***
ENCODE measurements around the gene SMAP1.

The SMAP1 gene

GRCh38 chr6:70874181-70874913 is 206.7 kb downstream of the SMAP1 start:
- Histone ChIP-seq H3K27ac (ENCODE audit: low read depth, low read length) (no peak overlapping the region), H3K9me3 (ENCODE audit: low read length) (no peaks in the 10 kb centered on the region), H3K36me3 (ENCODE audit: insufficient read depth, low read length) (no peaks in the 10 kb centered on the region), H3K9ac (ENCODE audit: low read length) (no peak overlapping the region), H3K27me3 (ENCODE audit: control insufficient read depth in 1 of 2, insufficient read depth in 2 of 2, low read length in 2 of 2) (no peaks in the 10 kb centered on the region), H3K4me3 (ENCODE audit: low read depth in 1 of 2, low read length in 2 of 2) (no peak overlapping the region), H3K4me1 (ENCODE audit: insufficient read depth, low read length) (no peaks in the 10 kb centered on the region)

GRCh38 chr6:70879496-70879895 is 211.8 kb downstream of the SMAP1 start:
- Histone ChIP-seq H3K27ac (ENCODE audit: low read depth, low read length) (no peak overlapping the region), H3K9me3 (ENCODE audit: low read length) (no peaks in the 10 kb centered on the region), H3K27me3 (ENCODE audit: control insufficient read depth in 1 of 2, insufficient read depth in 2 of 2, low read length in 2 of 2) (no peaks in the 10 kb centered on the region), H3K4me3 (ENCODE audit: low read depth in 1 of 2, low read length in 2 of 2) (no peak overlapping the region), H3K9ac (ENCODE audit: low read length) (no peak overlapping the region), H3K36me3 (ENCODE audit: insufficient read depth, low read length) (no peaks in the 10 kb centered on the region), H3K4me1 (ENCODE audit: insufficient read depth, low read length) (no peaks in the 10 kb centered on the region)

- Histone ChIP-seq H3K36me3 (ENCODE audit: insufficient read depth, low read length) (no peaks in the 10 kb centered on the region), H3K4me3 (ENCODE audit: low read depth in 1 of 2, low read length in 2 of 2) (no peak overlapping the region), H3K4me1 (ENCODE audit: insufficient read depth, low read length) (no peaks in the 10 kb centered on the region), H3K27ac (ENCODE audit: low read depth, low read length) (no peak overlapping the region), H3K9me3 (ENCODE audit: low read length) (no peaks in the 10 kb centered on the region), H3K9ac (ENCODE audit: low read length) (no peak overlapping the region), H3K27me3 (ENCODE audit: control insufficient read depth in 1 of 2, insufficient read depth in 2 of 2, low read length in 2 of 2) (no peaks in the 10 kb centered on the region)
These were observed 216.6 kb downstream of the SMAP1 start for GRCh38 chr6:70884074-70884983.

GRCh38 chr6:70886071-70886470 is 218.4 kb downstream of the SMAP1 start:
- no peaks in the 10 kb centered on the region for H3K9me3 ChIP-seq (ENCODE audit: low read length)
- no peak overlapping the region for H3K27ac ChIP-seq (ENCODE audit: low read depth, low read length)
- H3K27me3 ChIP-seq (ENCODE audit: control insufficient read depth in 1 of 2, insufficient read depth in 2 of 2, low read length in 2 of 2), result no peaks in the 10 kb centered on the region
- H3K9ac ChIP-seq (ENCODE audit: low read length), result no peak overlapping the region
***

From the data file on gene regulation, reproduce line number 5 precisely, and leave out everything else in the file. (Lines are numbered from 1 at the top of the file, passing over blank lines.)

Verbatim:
GRCh38 chr6:70879496-70879895 is 211.8 kb downstream of the SMAP1 start: